The song is called "Not Too Late." Or as I think of it, "Lindsey reads my mind, sees the future, and tells the truth."
Still holding out for that still nonexistent cool one-disc compilation of his work.
A true maverick died in Texas last week, and they don't make 'em extra.
There'll always be plenty of George Bushes and John Kerrys to go around; the Crips and the Bloods will trot them out every four years whether we like it or not. But a voice in the wilderness, like the still, small voice within, is a song to be savored while we have it, whether we're listening or not, and when we have lost it, we should mourn for ourselves. Such a voice was that of Molly Ivins.
I met her on the gangplank of Noah's ark. I did not agree with her on a lot of things. Like Sinatra, I've gotten more conservative as I've gotten older. But not Molly. With the awkward grace of a child of our times, she clung to her ideals and notions and hopes, riding against the wind in a state as red as the blood of a dying cowboy. The word I'm looking for is "righteous." Righteous without being self-righteous.
Read the whole thing.
You may have seen the non-controversy over John Edwards' hiring of talented blogger Amanda Marcotte of Pandagon fame. Or maybe not.
The basic story is that uber-moronic Right-tards such as Michelle Malkin, whose IQ has been in an internment camp for the better part of her life, thinks it's really bad that Amanda said words like "fuck" on her blog.
Oh no, what shall we tell the children?
-by Cliff Schecter, who goes on to point out that anyone who supports Bush & Cheney is in no position to chide others for their language. And further on the subject of rightwingers appreciation of women...
From the files of the Grammar Police:
Rightwing bloggers are mounting a full-bore campaign to embarrass John Edwards for hiring rad-fem blogger Amanda Marcotte to lead his presidential campaign blog. Most of these bloggers are calling her ugly (as in, not good lookin').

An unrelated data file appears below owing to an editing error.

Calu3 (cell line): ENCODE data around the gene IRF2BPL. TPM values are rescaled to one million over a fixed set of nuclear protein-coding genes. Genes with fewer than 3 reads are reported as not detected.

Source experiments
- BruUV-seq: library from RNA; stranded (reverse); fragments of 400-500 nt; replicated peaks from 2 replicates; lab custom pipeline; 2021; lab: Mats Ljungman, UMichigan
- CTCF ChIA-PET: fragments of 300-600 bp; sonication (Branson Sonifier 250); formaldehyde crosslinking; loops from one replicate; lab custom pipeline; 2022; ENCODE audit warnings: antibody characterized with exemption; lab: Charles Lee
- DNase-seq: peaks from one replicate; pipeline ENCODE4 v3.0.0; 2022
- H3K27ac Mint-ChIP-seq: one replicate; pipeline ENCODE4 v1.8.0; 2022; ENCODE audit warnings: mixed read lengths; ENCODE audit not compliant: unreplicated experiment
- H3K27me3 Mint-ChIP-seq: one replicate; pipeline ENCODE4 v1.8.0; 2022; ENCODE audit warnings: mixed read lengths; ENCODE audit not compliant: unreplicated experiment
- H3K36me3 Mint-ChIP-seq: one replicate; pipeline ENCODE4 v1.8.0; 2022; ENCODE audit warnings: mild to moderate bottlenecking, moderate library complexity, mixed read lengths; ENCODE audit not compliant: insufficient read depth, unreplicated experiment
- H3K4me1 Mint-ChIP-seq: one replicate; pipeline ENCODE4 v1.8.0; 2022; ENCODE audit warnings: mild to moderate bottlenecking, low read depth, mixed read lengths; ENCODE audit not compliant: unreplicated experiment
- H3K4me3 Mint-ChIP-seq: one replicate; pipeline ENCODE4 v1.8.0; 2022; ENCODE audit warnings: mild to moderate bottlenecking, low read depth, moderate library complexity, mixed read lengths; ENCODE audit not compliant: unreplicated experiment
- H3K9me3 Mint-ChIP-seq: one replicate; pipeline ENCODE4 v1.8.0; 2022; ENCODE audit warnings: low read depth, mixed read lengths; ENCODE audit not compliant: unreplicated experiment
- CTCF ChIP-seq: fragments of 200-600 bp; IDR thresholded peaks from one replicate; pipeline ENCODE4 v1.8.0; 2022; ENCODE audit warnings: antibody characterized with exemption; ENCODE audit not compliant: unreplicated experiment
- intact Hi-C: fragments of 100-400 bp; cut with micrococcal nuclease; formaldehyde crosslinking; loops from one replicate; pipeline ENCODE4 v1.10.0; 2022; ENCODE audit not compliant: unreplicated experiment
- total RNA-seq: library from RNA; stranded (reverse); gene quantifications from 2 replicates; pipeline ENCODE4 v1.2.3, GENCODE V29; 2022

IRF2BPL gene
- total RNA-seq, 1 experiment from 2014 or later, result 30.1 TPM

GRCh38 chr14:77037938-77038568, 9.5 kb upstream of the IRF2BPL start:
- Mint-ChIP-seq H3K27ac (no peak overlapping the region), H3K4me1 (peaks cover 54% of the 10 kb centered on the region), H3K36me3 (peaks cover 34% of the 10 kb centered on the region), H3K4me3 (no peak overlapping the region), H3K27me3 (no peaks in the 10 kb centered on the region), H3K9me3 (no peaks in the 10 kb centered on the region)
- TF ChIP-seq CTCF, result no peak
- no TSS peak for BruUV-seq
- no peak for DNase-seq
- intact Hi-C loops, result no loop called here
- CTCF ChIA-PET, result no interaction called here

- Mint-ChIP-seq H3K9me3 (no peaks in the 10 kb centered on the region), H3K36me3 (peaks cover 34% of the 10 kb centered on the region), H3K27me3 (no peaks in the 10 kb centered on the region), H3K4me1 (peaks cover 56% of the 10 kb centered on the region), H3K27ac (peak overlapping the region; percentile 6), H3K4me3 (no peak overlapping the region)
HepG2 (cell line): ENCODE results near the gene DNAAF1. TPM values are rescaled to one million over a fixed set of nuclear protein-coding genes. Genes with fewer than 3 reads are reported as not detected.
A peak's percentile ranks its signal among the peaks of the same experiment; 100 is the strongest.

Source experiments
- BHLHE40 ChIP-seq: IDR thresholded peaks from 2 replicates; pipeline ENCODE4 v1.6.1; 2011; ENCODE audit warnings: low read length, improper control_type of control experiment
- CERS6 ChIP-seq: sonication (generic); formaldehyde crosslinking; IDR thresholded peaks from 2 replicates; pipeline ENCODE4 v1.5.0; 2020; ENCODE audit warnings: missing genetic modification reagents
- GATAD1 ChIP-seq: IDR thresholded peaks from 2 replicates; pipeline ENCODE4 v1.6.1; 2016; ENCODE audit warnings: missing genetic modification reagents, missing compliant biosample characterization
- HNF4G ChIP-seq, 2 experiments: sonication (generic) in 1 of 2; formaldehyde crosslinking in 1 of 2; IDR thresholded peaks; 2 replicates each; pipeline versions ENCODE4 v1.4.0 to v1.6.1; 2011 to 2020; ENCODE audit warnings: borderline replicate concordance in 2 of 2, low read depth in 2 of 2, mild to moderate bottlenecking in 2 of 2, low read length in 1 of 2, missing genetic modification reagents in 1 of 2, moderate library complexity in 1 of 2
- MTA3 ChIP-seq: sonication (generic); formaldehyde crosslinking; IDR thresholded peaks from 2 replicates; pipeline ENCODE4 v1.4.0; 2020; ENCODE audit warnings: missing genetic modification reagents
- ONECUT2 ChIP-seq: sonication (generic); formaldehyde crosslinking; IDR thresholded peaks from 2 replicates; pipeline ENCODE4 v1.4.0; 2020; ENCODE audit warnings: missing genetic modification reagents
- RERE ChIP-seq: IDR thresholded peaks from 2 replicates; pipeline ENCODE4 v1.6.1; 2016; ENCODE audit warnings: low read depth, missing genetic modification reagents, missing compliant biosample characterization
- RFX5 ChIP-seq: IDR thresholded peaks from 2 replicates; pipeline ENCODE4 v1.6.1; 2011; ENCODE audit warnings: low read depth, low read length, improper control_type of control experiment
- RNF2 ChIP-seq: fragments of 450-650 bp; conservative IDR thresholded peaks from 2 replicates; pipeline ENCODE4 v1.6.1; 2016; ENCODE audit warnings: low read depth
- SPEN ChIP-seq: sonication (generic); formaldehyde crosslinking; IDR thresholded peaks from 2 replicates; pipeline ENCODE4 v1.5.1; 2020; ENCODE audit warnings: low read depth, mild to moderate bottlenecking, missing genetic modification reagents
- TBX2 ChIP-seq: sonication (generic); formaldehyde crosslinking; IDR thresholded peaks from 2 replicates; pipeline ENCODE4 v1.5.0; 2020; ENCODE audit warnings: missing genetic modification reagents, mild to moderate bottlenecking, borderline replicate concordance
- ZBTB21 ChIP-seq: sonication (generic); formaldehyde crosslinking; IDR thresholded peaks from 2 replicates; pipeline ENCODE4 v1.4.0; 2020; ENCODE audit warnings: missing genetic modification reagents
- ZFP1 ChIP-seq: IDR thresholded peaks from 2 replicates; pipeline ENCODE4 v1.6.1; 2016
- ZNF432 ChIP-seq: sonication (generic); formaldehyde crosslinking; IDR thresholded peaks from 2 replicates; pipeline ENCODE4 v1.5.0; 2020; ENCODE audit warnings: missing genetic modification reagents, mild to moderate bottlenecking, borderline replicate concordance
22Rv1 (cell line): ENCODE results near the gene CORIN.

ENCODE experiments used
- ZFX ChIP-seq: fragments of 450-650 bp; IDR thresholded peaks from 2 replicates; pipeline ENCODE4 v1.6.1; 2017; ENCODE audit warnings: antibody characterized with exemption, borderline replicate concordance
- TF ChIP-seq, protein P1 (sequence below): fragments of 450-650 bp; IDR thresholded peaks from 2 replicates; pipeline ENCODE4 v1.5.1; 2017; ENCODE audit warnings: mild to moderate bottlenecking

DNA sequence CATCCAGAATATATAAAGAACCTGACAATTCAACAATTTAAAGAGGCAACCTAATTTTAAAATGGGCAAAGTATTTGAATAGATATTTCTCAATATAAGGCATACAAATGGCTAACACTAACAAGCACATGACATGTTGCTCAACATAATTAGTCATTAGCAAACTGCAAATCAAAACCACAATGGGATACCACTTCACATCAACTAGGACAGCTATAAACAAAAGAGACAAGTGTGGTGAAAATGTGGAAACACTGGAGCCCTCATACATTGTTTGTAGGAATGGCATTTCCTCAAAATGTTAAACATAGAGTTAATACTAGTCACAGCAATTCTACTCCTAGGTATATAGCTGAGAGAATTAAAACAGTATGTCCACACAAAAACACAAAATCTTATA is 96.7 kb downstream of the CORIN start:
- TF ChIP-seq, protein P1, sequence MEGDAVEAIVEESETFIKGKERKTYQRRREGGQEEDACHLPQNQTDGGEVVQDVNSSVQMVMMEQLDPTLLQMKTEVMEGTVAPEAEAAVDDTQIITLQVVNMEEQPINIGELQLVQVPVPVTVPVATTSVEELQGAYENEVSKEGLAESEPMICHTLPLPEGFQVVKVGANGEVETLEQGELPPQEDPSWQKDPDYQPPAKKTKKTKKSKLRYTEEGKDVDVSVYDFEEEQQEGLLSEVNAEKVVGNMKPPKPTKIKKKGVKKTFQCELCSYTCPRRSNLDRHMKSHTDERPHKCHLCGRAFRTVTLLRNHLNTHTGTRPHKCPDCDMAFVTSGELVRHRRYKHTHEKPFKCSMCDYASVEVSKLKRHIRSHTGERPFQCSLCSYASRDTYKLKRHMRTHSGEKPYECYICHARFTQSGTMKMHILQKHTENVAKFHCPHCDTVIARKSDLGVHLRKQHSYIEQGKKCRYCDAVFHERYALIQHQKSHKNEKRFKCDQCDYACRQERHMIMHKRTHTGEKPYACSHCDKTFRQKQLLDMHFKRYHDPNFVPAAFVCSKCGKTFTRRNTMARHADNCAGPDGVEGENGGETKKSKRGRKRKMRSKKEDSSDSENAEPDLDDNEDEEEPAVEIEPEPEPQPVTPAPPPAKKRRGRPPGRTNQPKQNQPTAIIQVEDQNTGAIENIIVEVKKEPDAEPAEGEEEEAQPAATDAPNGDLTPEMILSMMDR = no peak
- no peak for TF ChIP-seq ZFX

This is really stupid. First of all, Amanda Marcotte is very good looking and attractive-but (much) more importantly, I've long thought she was one of the most brilliantly readable bloggers around. If she broke out "The F Word" a time and again, well, she's from Texas, for God's sake. Her salty tongue is one of the things I like about her.
Edwards' hiring of her shows he has a good eye for talent. End of story.
Monday, February 05, 2007
It'll never happen because it goes against all 24 logic, but at the end of this season, can we please take up a collection to send Jack Bauer on vacation? I'd say he needs a trip to Disneyland but if he went to Disneyland he'd be stalked by a sniper.
About the identity of "the engineer:" Called it!
Studio 60: Sigh. I'm gonna say it: This show is just such a train wreck. There have been 14 episodes so far and not one of them has been the perfect gem that episodes of West Wing like "Shadow of Two Gunmen" were.
What's so maddeningly frustrating is that when it's good, I love it so much, but when it's bad it makes me want to avert my eyes from the screen. Unfortunately, both keep happening in the same episode.
Tonight, for example, I was enjoying most of the relationship drama, even though writing romantic relationships is apparently not in Sorkin's comfort zone. Yes, American President notwithstanding. See, that was a movie, which means it got to end.
In his previous series, West Wing & Sports Night, Sorkin showed himself to be a lot better at writing crackling romantic banter and sexual tension than sustained relationships. Though I'll grant there were exceptions, like Jed & Abby Bartlet.
With tonights episode of Studio 60 juggling three such relationships in varying stages of just blooming or disintegrating, he's running at the wall full speed. But I care about Matt & Harriet, and I care about Danny & Jordan. I don't care so much about Tom & Lucy, but wha' the hell.
That's part of tonight's episode that I enjoyed. And then there was the stupid extended plot about a snake hiding under the stage and a series of animals being sent down unsuccesfully after it. The end result being that the stage has to be torn up and rebuilt.
Heh. You know, if you were of a metaphorical frame of mind, you might think Sorkin knows full well that there's something rotten in the Strip of Sunset. Writing rules (to quote Simon in another storyline from tonight that I liked). Sorkin's too good not to know, in his heart of hearts, that he hasn't always been writing as well as he can.